FBI looking to return personal items left at Las Vegas mass shooting site

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LAS VEGAS (KLAS) — The FBI wants to return personal items that were left at the Route 91 Harvest Festival in Las Vegas after a mass shooting in 2017.

Thousands of items were left at the site of the concert where 58 people were killed and hundreds were injured when a gunman started shooting at the crowd from a hotel room window at Mandalay Bay resort. Since the shooting, two more people have died due to their injuries bringing the total deaths to 60.

LAS VEGAS, NV – OCTOBER 3: Belongings are scattered and left behind at the site of the mass shooting at the Route 91 Harvest Festival, October 3, 2017 in Las Vegas, Nevada. The gunman, identified as Stephen Paddock, 64, of Mesquite, Nevada, allegedly opened fire from a room on the 32nd floor of the Mandalay Bay Resort and Casino on the music festival, leaving at least 58 people dead and over 500 injured. According to reports, Paddock killed himself at the scene. The massacre is one of the deadliest mass shooting events in U.S. history. (Photo by Drew Angerer/Getty Images)

Although, the FBI says hundreds of items have already been returned, there are still more that have remained unclaimed.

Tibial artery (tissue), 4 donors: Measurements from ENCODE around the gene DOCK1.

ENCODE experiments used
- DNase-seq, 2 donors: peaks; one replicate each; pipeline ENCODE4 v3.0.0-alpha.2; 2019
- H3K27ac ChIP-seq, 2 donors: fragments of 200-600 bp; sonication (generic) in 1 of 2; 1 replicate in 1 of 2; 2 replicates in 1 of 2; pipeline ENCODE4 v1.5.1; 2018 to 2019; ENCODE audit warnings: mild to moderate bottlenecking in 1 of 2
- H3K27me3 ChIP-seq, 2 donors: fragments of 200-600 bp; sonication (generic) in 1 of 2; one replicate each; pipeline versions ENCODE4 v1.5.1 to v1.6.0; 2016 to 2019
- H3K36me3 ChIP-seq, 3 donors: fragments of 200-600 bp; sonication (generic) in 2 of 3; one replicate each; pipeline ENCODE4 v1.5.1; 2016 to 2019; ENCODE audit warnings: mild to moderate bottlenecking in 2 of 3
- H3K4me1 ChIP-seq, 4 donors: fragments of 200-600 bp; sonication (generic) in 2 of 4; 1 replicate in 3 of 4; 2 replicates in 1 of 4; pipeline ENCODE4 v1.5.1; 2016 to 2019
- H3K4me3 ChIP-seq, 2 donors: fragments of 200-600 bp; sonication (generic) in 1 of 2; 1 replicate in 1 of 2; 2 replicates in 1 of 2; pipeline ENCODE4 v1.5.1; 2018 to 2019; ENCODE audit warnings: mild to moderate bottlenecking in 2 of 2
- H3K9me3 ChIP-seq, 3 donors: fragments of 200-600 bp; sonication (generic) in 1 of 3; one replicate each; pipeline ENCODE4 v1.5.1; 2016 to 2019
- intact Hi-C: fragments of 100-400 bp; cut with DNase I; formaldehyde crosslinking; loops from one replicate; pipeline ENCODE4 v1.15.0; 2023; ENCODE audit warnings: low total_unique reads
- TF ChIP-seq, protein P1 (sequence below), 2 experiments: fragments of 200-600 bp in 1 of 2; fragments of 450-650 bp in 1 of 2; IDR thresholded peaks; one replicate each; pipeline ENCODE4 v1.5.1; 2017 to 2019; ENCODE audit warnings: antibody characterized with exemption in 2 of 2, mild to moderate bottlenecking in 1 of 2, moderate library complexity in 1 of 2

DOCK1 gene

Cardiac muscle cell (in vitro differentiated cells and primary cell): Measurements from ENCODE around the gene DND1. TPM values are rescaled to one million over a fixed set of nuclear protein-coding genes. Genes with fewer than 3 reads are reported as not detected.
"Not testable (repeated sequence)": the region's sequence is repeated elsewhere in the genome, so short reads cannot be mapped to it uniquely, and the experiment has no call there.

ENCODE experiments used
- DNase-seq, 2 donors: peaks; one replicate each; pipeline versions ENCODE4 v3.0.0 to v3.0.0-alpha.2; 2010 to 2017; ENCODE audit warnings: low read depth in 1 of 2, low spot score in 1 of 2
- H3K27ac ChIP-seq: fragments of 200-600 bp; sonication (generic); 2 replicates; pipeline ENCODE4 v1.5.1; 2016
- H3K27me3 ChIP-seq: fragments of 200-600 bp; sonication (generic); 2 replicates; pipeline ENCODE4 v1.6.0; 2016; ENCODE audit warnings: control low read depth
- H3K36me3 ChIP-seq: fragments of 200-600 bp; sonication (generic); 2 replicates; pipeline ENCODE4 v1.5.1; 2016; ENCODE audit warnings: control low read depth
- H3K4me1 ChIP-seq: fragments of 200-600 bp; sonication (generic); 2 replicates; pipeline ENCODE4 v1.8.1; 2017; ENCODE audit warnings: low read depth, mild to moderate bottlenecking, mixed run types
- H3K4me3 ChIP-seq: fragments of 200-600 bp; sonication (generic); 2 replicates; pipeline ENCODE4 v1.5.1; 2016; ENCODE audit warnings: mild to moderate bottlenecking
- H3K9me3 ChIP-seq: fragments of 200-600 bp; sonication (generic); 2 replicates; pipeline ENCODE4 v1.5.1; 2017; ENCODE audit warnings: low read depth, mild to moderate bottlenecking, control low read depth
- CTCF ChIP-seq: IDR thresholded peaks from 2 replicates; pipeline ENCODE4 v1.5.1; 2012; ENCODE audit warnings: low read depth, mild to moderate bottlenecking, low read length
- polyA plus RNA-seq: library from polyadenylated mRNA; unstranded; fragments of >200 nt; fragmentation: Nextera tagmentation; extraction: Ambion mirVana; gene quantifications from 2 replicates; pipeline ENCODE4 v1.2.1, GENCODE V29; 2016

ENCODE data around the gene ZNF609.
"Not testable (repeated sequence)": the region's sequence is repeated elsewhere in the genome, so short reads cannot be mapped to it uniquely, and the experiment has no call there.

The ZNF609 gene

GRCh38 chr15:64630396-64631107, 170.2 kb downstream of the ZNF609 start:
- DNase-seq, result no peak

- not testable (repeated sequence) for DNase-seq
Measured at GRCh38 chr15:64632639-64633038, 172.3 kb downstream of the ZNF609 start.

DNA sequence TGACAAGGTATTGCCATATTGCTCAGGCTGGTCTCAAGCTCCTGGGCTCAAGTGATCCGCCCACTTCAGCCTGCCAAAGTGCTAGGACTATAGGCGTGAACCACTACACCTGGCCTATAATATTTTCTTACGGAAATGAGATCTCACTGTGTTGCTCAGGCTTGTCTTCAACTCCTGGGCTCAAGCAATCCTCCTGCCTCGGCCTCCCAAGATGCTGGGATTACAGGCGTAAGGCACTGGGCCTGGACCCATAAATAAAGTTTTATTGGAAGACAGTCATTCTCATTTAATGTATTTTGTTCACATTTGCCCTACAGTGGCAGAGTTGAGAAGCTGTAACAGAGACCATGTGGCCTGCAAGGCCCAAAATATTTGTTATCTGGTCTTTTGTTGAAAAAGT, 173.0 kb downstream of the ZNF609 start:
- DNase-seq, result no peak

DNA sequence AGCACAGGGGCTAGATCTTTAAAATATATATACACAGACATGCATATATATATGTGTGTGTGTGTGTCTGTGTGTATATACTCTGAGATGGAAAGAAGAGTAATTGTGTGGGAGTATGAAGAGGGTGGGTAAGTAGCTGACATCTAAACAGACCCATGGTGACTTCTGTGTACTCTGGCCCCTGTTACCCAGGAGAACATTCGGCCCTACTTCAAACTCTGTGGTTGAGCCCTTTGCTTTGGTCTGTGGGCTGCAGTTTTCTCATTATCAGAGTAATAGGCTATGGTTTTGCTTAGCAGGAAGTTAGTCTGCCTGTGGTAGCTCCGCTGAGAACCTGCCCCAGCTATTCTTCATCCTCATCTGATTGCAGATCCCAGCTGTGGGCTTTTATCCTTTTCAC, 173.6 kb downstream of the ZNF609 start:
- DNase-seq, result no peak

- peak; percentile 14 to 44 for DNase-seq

“The FBI’s Victim Services Division is making every effort to return personal effects from the Route 91 Harvest Festival shooting in Las Vegas on October 1, 2017,” the FBI said on Twitter this week.

The agency said victims or next of kin should visit its website before Feb. 26 for more information.

In November 2020, the FBI released the following statement about the personal effects that were collected.

“We understand that some of these items may be very important to you. We worked with a company to professionally catalog and photograph each item that was recovered and has yet to be associated with and/or returned to the rightful owner.”

The gunman, identified as 64-year-old Stephen Paddock, allegedly killed himself at the scene of what is considered one of the deadliest mass shootings in U.S. history.

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